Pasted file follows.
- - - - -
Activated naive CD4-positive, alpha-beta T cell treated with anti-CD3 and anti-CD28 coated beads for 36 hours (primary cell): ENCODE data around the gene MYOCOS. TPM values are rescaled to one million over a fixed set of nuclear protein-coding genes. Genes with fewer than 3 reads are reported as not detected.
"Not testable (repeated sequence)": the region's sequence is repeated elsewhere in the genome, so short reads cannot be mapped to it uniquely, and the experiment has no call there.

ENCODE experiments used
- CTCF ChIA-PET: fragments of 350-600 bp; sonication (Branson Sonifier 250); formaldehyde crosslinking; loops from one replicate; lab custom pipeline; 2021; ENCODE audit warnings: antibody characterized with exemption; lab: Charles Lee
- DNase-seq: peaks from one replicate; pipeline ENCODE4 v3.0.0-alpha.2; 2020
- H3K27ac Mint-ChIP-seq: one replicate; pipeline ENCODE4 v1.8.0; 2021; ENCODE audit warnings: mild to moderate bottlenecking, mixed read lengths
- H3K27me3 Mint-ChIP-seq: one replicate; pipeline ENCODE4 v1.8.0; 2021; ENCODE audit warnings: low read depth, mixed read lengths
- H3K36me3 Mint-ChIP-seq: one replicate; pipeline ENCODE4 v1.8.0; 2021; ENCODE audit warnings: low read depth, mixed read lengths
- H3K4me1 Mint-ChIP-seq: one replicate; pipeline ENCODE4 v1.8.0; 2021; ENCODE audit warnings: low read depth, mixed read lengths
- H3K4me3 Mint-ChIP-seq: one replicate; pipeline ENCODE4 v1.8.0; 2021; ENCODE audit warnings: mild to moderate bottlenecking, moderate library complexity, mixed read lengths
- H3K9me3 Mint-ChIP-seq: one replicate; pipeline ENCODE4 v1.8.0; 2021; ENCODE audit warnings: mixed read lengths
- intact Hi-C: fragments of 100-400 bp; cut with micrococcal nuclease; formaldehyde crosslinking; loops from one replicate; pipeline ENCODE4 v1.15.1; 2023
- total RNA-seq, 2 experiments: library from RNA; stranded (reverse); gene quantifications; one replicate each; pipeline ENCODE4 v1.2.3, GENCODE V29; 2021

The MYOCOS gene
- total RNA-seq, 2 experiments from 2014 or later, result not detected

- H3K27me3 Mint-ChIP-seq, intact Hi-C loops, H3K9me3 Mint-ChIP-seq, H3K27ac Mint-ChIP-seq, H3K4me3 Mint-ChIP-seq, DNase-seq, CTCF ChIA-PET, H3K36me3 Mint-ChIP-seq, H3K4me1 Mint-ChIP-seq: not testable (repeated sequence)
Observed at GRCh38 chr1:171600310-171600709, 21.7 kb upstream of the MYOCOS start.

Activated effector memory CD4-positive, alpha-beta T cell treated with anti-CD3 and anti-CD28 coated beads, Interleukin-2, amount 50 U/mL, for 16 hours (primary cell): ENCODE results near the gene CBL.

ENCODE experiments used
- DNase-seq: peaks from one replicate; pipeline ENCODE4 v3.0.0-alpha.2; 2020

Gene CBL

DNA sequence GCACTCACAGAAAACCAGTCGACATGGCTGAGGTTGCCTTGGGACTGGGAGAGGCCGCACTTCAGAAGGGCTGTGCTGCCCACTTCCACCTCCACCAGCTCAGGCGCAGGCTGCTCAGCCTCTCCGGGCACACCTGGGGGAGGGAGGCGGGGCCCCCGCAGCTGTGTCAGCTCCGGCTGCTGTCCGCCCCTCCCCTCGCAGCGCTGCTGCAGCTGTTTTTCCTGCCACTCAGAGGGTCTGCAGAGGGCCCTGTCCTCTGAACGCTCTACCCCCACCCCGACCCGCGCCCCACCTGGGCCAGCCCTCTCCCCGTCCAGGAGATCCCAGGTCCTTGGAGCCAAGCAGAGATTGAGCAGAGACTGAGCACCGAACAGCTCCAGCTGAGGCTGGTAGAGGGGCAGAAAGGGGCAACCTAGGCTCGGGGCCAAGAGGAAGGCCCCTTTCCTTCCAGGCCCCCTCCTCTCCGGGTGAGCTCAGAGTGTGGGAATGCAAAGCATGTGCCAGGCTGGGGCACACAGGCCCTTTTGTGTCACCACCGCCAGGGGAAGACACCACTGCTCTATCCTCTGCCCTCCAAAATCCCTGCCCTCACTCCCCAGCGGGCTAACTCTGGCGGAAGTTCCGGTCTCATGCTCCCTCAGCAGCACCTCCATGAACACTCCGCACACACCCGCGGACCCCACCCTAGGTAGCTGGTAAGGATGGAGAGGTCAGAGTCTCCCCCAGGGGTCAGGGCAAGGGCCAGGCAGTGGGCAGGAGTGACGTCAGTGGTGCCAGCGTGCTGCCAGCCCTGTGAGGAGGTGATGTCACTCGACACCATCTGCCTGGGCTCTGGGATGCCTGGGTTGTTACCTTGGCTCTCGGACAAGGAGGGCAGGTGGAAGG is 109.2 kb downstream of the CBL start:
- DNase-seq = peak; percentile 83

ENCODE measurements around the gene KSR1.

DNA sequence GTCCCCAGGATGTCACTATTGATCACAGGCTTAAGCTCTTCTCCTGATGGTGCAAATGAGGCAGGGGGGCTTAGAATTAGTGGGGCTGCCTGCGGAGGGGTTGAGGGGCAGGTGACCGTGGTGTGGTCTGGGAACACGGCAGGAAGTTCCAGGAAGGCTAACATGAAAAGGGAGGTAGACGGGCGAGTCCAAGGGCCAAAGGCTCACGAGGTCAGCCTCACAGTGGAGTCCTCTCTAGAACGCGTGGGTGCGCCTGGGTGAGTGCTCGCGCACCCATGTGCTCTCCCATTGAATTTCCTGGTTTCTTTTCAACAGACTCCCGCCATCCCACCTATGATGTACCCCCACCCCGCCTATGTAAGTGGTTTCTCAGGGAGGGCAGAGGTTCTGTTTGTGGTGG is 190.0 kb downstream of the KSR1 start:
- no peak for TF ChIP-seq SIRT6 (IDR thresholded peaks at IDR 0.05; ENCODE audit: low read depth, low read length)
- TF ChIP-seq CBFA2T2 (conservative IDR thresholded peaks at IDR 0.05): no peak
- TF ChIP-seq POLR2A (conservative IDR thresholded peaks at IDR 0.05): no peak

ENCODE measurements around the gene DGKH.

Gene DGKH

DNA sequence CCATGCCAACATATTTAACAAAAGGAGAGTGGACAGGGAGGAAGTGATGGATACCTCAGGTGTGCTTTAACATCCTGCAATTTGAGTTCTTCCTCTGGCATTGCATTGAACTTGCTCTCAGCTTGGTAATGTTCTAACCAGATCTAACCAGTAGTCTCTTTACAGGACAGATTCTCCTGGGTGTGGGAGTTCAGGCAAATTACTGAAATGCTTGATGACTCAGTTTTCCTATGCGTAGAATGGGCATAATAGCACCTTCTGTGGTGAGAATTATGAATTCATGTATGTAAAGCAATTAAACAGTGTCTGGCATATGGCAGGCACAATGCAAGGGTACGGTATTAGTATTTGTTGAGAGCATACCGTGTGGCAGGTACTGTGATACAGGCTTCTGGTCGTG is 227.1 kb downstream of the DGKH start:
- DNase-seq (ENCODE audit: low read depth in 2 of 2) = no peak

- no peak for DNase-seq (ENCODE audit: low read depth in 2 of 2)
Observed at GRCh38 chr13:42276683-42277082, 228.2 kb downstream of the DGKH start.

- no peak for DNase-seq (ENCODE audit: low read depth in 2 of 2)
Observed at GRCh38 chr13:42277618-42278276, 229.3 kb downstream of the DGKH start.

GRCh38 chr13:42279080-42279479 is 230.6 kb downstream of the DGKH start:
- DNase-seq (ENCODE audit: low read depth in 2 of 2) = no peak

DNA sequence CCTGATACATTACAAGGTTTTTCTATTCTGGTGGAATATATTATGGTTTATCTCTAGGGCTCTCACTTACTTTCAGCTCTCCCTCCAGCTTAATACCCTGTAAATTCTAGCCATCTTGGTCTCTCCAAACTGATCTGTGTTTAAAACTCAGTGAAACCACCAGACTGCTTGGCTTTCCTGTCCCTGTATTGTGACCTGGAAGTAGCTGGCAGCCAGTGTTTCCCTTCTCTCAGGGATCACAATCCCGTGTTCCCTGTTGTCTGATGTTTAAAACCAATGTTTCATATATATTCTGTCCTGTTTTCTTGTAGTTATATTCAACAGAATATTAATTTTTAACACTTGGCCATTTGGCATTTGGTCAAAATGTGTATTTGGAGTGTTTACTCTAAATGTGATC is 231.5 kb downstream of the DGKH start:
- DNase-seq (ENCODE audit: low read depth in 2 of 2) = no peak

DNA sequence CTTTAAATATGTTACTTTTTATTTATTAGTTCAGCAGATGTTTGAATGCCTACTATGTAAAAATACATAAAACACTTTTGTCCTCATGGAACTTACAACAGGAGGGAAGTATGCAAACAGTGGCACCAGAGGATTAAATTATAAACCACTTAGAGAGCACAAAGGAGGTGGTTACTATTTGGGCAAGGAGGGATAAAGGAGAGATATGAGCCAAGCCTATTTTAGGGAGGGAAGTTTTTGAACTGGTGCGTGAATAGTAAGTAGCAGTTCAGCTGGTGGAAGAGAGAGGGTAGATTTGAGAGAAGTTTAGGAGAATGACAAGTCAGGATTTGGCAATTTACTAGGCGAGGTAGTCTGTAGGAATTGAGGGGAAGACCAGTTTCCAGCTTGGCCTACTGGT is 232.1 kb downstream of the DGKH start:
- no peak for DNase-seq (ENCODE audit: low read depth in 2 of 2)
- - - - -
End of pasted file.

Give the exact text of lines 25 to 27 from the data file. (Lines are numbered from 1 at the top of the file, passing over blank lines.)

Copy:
DNA sequence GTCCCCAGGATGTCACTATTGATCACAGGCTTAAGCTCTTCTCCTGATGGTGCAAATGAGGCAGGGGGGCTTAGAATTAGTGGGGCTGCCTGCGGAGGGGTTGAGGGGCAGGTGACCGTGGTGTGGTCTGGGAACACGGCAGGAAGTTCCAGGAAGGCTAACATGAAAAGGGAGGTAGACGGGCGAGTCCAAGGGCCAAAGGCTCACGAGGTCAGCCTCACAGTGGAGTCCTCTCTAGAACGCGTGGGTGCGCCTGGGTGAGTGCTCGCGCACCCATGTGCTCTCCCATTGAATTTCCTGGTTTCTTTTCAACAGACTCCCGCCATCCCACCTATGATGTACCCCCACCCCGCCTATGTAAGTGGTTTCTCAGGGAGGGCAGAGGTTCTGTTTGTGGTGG is 190.0 kb downstream of the KSR1 start:
- no peak for TF ChIP-seq SIRT6 (IDR thresholded peaks at IDR 0.05; ENCODE audit: low read depth, low read length)
- TF ChIP-seq CBFA2T2 (conservative IDR thresholded peaks at IDR 0.05): no peak